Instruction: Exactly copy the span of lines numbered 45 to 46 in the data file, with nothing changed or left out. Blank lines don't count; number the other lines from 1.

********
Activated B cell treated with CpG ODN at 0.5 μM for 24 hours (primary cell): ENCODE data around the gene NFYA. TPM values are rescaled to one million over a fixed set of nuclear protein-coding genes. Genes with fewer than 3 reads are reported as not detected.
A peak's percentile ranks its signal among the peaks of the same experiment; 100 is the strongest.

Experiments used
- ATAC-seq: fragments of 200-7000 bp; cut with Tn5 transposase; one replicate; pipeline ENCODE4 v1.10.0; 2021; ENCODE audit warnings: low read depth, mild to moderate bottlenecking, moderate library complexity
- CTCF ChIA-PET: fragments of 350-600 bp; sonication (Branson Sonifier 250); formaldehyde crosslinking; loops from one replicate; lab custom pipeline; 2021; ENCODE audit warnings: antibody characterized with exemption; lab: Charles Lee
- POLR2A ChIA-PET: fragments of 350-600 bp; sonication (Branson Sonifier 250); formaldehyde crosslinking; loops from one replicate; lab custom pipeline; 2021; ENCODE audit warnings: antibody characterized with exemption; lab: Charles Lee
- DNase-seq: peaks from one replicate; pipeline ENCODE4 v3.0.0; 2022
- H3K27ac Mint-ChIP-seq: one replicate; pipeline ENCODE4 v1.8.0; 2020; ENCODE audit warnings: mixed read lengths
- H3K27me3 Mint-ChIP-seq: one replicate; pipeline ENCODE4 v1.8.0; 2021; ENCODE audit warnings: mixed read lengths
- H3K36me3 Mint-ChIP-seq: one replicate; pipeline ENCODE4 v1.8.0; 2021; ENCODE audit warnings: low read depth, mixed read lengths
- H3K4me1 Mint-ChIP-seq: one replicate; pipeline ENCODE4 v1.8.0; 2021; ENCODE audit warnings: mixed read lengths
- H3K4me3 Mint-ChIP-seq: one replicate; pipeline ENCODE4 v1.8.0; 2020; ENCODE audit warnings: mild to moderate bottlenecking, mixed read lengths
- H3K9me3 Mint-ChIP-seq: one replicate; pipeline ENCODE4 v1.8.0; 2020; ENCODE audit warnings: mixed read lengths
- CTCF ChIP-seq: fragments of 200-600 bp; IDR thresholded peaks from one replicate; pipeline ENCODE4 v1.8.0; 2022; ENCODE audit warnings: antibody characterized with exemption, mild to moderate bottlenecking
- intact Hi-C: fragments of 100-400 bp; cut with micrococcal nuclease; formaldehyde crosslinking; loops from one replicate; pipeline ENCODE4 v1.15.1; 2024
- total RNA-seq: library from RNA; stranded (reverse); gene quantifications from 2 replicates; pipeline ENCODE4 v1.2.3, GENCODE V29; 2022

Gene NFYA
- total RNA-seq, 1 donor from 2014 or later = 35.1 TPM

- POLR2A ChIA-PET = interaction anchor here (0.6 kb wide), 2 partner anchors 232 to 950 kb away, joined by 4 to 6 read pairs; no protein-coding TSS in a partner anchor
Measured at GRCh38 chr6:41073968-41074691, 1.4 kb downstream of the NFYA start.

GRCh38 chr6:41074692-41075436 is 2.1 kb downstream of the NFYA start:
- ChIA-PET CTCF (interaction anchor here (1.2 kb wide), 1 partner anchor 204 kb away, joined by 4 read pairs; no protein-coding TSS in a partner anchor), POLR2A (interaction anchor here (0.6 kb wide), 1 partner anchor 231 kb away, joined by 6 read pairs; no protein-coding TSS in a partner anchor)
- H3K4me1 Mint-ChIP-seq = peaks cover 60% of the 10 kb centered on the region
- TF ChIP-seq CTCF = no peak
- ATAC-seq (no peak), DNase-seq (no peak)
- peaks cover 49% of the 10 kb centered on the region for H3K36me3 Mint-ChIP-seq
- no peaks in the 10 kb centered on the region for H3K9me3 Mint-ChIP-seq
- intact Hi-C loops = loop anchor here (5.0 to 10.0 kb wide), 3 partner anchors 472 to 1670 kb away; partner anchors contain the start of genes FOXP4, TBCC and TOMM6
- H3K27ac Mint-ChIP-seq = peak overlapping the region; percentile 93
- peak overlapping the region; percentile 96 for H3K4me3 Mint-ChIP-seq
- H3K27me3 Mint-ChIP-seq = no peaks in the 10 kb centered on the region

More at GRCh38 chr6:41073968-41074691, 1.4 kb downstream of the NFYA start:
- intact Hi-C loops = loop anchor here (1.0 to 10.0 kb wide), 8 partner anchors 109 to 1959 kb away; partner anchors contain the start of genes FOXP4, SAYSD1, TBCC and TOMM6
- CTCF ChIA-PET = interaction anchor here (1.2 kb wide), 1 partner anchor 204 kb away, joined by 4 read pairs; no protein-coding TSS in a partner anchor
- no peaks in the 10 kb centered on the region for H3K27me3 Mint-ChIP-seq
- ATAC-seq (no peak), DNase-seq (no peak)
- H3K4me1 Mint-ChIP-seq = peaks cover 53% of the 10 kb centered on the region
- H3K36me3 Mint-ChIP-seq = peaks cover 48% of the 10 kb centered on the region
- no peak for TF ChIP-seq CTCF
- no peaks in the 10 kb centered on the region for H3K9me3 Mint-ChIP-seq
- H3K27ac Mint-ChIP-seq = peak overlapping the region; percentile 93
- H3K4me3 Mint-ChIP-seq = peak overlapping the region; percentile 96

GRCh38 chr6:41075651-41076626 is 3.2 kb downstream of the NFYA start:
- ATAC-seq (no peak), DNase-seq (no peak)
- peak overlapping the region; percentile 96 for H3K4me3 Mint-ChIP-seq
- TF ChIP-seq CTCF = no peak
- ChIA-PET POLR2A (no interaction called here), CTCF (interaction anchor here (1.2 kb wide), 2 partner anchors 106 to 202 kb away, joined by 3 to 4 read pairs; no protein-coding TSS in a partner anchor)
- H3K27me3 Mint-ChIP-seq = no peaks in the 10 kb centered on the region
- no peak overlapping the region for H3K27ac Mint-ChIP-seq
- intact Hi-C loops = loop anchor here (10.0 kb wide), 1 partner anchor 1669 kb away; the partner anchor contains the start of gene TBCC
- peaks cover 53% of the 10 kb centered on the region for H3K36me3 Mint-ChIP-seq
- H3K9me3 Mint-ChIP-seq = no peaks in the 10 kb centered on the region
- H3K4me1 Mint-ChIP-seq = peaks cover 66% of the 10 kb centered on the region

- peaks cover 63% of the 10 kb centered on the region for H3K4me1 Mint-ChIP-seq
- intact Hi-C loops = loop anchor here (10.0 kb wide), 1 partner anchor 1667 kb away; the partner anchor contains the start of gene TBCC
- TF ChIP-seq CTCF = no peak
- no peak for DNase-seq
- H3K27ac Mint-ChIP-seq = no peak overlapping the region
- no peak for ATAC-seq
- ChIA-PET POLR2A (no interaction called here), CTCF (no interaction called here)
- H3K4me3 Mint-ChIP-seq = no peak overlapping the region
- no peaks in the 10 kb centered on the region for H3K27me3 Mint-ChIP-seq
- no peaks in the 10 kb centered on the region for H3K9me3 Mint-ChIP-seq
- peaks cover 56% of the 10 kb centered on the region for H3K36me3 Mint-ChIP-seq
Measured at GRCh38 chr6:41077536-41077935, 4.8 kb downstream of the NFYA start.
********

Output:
- peak overlapping the region; percentile 96 for H3K4me3 Mint-ChIP-seq
- TF ChIP-seq CTCF = no peak